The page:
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Renault-Nissan to start autonomous car-sharing service 'within 10 years'

When sales eventually start to dip, you've got to appease the shareholders somehow.

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Jean Christophe Verhaegen/AFP/Getty Images

When self-driving cars hit the mainstream, they could very well decimate actual vehicle sales. Automakers will need additional revenue streams, and some, now including Renault-Nissan, are looking to mobility services.

The Renault-Nissan Alliance plans to launch ride-hailing and car-sharing services in the near-ish future, Reuters reports, citing an interview with Ogi Redzic, the Alliance's head of mobility services. It's unlikely to happen before 2020, but Redzic told Reuters that it should take place "certainly within 10 years."

Renault Technocentre in Guyancourt
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Renault Technocentre in Guyancourt

Aiming for a fully fleshed-out electric, autonomous mobility service within 10 years is quite the tall order, but Renault-Nissan has the goods (and the cash) to make it happen.

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Redzic said that Renault-Nissan's best opportunity in this emerging market will happen at the intersection of autonomous driving, electric vehicles and ride-hailing or sharing services. The Alliance already has electric vehicles on the road (with new ones on the way), and it's currently developing self-driving tech, so it's most of the way there.

However, while automakers and tech companies alike are hustling to get autonomous systems developed, a lack of regulatory frameworks and public concern means we're still several years, if not a full decade away from getting proper, SAE Level 5 autonomous cars on roads.

The system that Redzic discussed with Reuters is similar to current public transportation. Renault-Nissan's service will operate on predetermined paths with set pick-up and drop-off points. It's like a bus, basically, but without a driver and probably with smaller vehicles.

While the service might differ, Renault-Nissan is far from the first company to investigate this sort of mobility service. BMW and Daimler are both working on autonomous vehicles for car-sharing and ride-hailing services, as is Uber, as is Waymo, as is General Motors (with Lyft's help). OK... perhaps the field is already pretty thick.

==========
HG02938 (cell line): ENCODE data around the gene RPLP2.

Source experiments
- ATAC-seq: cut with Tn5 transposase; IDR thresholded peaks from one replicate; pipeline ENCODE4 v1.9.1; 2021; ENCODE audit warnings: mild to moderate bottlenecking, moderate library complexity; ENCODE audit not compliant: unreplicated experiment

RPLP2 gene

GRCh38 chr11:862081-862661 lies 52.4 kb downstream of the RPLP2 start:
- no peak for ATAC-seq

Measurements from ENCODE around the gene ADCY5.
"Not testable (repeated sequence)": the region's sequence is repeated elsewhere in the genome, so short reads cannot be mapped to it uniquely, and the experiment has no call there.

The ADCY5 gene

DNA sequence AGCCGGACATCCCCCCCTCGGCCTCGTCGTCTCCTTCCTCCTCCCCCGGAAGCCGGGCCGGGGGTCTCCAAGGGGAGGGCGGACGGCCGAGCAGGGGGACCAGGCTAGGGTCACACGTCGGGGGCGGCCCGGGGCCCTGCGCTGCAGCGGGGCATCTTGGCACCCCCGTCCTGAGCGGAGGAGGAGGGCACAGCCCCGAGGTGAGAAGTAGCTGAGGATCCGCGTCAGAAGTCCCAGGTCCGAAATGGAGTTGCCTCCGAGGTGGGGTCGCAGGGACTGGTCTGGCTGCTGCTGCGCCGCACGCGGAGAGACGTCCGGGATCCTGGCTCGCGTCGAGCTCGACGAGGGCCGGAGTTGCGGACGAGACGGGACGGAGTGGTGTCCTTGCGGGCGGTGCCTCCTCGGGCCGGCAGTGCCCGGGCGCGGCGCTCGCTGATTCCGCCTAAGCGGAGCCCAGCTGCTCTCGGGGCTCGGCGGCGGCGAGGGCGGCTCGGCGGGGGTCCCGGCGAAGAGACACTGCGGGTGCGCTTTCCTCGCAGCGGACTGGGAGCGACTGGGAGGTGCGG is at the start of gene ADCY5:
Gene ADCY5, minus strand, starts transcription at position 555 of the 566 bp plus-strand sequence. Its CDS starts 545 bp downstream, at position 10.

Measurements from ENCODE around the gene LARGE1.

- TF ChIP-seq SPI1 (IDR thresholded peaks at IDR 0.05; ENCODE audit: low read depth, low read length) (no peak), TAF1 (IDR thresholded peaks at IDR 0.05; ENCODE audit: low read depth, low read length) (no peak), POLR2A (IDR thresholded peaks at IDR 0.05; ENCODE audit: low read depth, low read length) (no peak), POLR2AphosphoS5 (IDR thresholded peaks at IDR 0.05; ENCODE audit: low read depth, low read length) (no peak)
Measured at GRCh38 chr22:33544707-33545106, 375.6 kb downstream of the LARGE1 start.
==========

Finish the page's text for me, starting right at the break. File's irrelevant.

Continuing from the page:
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Andrew Krok Reviews Editor / Cars
Cars are Andrew's jam, as is strawberry. After spending years as a regular ol' car fanatic, he started working his way through the echelons of the automotive industry, starting out as social-media director of a small European-focused garage outside of Chicago. From there, he moved to the editorial side, penning several written features in Total 911 Magazine before becoming a full-time auto writer, first for a local Chicago outlet and then for CNET Cars.
Andrew Krok
Cars are Andrew's jam, as is strawberry. After spending years as a regular ol' car fanatic, he started working his way through the echelons of the automotive industry, starting out as social-media director of a small European-focused garage outside of Chicago. From there, he moved to the editorial side, penning several written features in Total 911 Magazine before becoming a full-time auto writer, first for a local Chicago outlet and then for CNET Cars.

Updated June 22, 2017 9:44 a.m. PT

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Written by  Andrew Krok
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andrewkrok.jpg
Andrew Krok Reviews Editor / Cars
Cars are Andrew's jam, as is strawberry. After spending years as a regular ol' car fanatic, he started working his way through the echelons of the automotive industry, starting out as social-media director of a small European-focused garage outside of Chicago. From there, he moved to the editorial side, penning several written features in Total 911 Magazine before becoming a full-time auto writer, first for a local Chicago outlet and then for CNET Cars.
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